Book Report: How to Win Friends and Influence People by Dale Carnegie

This book is incredible. The style is easy to read, easy to comprehend, and powerful. The information makes the reader think about their life while staying simple enough to sum-up every chapter in one sentence. Instead of talking about how his ideas are right, Dale Carnegie shows the reader how the ideas are right through stories and illustrations. He uses examples from history and the present-day (as of the time the book was written) interchangeably to show how the theories and ideas hold up over time. It’s one of my favorite books I’ve ever read.

I read most of the book while travelling back from the AAJ Winter Convention and I had to catch myself because I was nodding along with what the book says and getting weird looks from my fellow travelers. I tried to take a picture of every page with something I wanted to remember and put in this report, but I took too many pictures. So what I’m going to do is just mention the few points that I know for sure will stick with me from now on.

First, learn and remember peoples’ names. It’s important. It’s extremely important. Up until now, I’d put forth a half-hearted effort to “get better” at remembering peoples’ names and never put much thought into it. That’s a sign of how selfish I was being. I didn’t care enough about the people I come into contact with to even learn the one thing about them that sets them apart from every other person; their name. Not only learning their name, but learning how to properly pronounce it and learning their full name. My wife, Moriah, is a Math and ESL teacher in Bentonville and does this with all of her students. I always thought it was kind of silly. If a kid goes by “KJ,” why try to learn his or her given name? But Carnegie told a story about a man who went by “Nick” but had a much longer & more complicated Eastern-European name. When the storyteller learned Nick’s full name, and used it when he addressed Nick, Nick broke down crying with appreciation for someone caring about him enough to learn his full name. I will start doing everything I can to remember names.

Second, compliment others and put them ahead of myself. This is kind of a mash-up of several points Carnegie makes, but the gist of the idea is this; “In order to really influence people, you can’t act like you’re more important/knowledgeable/or better in any way than they are.” Everyone in the world wants to feel important and special. It’s best summed up in an old Chinese proverb Carnegie put in the book (that I’m going to paraphrase instead of searching through all my pictures to find): “The mighty river is held in higher esteem than all the mountain streams because it places itself lower than they are, so that they can flow into it.” Basically, if you want to have real influence, you need to allow others to pour into you or help you. If you want other people to put forth effort to help you, you have to place yourself lower than they are.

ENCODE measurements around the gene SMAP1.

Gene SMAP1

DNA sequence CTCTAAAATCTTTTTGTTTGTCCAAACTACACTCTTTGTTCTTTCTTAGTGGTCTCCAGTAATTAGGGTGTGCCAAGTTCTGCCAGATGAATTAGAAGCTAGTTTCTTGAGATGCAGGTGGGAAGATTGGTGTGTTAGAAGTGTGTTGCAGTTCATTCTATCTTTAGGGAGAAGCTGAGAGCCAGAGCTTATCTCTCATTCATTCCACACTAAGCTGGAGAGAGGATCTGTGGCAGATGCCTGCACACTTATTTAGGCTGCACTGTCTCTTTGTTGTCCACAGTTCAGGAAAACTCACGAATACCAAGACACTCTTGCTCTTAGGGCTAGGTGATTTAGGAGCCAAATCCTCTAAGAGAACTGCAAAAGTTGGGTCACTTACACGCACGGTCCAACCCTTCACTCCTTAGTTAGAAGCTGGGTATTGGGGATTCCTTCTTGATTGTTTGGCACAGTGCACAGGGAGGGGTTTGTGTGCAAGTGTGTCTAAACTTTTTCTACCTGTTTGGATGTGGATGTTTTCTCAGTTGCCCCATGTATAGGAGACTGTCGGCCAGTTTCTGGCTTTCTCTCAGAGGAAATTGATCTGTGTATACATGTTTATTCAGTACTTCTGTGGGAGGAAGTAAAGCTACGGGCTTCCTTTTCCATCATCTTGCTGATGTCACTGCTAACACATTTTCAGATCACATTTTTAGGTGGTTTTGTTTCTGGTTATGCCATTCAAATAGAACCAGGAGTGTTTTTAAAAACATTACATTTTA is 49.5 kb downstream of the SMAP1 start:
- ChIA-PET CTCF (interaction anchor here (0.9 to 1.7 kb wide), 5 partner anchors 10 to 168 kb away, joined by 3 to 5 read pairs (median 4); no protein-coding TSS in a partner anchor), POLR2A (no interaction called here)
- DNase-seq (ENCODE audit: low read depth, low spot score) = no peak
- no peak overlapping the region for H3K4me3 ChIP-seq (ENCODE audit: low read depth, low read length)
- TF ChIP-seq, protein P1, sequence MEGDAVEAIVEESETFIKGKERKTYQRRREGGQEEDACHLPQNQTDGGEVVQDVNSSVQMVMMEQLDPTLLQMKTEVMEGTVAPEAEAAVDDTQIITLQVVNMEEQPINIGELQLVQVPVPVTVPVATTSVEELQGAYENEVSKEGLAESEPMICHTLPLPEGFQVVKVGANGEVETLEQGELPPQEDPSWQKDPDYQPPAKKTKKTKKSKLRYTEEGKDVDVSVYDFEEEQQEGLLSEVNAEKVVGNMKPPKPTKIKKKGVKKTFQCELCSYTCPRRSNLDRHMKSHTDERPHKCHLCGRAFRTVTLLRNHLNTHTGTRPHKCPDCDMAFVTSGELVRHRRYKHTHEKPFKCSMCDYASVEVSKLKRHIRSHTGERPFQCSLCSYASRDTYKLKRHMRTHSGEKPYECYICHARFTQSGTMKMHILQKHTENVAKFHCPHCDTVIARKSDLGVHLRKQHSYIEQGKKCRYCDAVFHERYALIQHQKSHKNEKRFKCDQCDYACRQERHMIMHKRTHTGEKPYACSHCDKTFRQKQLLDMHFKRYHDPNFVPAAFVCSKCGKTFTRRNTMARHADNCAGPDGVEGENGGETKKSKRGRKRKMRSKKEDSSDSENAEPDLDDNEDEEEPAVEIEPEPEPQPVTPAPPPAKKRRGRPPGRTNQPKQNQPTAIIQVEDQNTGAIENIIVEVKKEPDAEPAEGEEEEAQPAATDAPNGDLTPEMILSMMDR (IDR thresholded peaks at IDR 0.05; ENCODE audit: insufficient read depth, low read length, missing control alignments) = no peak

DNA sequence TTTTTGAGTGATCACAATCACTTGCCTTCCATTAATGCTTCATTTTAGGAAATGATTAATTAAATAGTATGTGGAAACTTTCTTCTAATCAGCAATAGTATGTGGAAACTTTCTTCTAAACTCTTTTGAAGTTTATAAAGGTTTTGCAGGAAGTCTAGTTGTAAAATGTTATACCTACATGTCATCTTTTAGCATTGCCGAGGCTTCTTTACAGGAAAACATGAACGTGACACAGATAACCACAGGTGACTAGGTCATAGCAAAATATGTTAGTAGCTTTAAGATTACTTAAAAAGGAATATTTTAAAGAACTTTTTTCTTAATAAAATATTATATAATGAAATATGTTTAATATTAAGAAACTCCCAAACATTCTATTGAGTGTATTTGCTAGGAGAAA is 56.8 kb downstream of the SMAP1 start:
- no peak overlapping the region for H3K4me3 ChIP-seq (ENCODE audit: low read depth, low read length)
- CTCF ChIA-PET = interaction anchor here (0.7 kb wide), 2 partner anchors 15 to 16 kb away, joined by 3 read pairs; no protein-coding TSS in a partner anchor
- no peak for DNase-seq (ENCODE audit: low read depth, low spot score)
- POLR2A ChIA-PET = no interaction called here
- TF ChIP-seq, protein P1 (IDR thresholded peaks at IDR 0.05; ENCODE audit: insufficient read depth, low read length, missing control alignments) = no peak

Finally, avoid confrontation at all costs (outside the courtroom) even if I’m right. Any argument that takes place in our personal life has no winner. If I argue with Moriah or correct her, I may technically “win” the argument, but all I’ve done is alienate my wife and make her feel bitter. The same is true for all friends, family, and other acquaintances. Carnegie told a story about when he was younger and a guest at a very proud military leader’s house. The military leader was dead wrong about a claim he was making, and Carnegie knew it. When Carnegie corrected him, the man became defensive and hostile. Carnegie’s friend took the military man’s side and later explained that absolutely nothing positive would have come out of proving the man wrong. It would have only left him with a sense of dislike towards Carnegie and his friend. I need to get better at this. If someone says something that is incorrect, or even partially incorrect, I’m quick to correct them. Instead, Carnegie said to open with the phrase, “I’m often wrong about things like this, but…” and then politely say that you think the answer may be something different. Then, the two of you can “discover” the correct answer together instead of you having to correct them. That keeps people from being misinformed but also keeps people from disliking you.

The only thing I want to say in conclusion is to advise everyone to read the book. There’s no way I could ever put all the positive things I learned from this book into a report, and I’m sure the things that registered with me are probably not going to be the same things that hit home with you. I’ll close with a quote Carnegie put into the book that I found particularly insightful, “All men have fears, but the brave put down their fears and go forward, sometimes to death, but always to victory.” – Motto of the King’s Guard in ancient Greece and the unofficial motto of the trial lawyer.